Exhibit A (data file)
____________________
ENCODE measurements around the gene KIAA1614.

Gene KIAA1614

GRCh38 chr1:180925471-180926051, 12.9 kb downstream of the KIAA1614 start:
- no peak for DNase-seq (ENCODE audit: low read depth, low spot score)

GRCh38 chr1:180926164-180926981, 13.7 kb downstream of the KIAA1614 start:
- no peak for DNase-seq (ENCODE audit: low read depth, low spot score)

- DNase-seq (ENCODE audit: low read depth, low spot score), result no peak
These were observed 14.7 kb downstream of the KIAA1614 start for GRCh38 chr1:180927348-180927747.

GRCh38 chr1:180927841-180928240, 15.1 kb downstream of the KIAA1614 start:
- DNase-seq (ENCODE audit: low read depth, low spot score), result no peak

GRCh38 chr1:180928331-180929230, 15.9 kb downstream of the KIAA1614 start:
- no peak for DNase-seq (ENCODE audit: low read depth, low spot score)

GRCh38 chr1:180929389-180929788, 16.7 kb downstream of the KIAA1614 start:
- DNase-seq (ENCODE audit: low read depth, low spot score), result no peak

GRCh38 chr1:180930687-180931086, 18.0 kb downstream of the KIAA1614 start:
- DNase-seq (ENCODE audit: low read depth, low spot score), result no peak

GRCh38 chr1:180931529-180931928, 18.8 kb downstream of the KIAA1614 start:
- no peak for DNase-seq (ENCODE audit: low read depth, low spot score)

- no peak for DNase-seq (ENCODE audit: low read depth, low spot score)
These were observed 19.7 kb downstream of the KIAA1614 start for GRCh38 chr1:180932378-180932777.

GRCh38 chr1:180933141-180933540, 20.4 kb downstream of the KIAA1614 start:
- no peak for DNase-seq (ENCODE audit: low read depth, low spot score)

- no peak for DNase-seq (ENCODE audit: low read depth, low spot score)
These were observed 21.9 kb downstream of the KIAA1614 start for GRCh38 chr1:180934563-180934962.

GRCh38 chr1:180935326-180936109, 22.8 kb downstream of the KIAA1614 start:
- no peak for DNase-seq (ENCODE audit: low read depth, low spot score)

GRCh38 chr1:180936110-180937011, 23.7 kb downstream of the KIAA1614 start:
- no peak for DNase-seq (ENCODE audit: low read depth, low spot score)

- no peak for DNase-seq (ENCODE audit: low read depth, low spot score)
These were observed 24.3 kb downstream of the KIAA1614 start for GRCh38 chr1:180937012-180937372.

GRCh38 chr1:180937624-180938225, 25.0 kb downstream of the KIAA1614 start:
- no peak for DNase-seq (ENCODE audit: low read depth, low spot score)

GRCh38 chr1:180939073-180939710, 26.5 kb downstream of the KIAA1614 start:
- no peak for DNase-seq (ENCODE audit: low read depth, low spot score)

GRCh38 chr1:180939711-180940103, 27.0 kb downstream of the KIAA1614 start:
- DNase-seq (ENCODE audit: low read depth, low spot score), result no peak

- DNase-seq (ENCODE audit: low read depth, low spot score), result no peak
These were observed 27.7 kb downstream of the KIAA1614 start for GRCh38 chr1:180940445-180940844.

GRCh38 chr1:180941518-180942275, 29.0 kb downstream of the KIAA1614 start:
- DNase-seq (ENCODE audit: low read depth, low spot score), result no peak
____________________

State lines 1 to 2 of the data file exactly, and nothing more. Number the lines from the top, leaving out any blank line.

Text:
ENCODE measurements around the gene KIAA1614.

Gene KIAA1614